11 MARCH 1995, Page 48

Office life

Company car crisis

Holly Budd

My company car is a six year-old Rover and we have shared 50,000 content- ed miles. I chose it because of its shape and feel and because it was British. With the recent sale of Rover, I might just as well have had the BMW I hankered after, but never mind: there is no car like a company car, whatever it is.

Two or three years ago they tried to make me get a new one. It was financial sense; they said, good for the company's image and I could have something more expensive. I resisted; we were in the midst of sacking people and to have accepted the keys to a lavishly unnecessary new toy would have neither looked nor felt right. Like many beneficiaries of company cars, I can do my job perfectly well without.

Recently they tried again, telling me that mine is the oldest car in the fleet. We're no longer sacking people, thank goodness, so I could plead only attachment to my faithful Rover. I'm not interested in cars, I'm used to the one I've got and like never having to think about it. Why change?

Well, T weakened and agreed. They insisted that a new and expensive car was appropriate to my newly-promoted status. The world of commerce hangs upon my automotive taste. Mind you, the financial advantages are not what they were. This lit- tle act of corporate extravagance will cost me £3,000 a year in tax and I'll have to cer- tify an annual company mileage. If I want gimmicky extras I'll suffer (not their word) an additional 'salary sacrifice'. Still, a com- pany car means no large and depreciating investment, no bills and no worry, though I'd love to see the motor-men's faces if it was banned and they had to persuade us to open our own wallets and purses.

I've therefore wasted considerable time inspecting or driving various extravagances, to all but one of which I was indifferent. The major makes are all, I'm sure, very good, but so is my Rover and none of them does anything significantly different. The salesmen began with performance figures then switched to 'family space', an equal dead loss with me. They then all said the same things about reliability, safety, anti- theft and anti-pollution measures, I confess I rather liked the smaller brand of Mer- cedes for its solid feel and relative plainness, more aesthetically pleasing than the clut- tered plastic frippery of most others, but I didn't like the pushy salesman who kept say- ing he wanted to get me into one.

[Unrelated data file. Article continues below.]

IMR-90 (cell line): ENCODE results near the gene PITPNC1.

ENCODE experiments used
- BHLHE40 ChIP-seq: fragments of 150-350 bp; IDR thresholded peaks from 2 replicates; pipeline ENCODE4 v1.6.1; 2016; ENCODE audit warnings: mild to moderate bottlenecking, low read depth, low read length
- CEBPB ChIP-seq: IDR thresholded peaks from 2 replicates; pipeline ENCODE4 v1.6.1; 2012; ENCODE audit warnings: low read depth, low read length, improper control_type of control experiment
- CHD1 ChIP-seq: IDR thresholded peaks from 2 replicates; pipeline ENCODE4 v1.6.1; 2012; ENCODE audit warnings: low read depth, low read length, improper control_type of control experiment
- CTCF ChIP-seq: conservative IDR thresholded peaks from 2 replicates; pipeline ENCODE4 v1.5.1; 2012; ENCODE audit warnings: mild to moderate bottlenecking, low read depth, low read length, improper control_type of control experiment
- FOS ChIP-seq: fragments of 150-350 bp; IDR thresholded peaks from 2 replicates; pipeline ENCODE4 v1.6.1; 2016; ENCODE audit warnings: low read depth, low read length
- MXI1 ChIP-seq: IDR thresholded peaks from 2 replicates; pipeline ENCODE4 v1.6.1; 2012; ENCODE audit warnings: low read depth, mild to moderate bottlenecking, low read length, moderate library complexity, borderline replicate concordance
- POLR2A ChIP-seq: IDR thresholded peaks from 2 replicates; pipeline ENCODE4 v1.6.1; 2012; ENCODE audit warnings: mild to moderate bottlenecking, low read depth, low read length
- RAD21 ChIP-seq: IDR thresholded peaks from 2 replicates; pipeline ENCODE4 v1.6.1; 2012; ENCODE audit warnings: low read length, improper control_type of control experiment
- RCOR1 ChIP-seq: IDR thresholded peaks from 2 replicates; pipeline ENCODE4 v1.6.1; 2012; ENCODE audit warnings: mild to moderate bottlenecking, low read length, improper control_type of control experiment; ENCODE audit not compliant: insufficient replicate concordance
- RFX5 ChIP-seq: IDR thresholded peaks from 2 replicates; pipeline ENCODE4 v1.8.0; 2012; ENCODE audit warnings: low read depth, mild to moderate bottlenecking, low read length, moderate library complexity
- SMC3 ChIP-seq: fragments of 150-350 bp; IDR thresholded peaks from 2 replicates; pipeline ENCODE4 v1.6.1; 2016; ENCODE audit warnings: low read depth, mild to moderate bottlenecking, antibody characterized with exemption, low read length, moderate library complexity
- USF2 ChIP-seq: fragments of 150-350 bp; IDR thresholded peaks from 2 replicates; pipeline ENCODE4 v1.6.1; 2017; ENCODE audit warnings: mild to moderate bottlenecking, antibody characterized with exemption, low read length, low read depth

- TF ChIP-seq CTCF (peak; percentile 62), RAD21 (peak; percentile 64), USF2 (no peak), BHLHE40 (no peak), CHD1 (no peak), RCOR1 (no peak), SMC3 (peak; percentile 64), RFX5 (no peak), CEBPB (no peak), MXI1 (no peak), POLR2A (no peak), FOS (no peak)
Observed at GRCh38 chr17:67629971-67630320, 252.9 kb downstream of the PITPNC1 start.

My one serious question was why do cars have to look like cars, especially the interi- ors with their awful seats? Why can't there be armchairs with decent material? I got no serious answer. My one serious tempta- tion was the Jaguar. It was beyond my price range but I drove it anyway, mainly because I never had. It was divine; other cars you merely drive, in this you waft in a sensual surround. What I should really like is a Jaguar and driver so that I could sit in the back and be wafted.

Decision day came and I still hadn't made up my mind. I suspected it would be the Mercedes, though I kept having adul- terous thoughts about the unattainable Jaguar. The man in Finance rang me before I rang him: 'Bad news, Holly. Our end-year figures are down and we're putting a freeze on new purchasing until the autumn, when they should pick up. No new car till then, I'm afraid.'

Back to Rover. Old friends are best.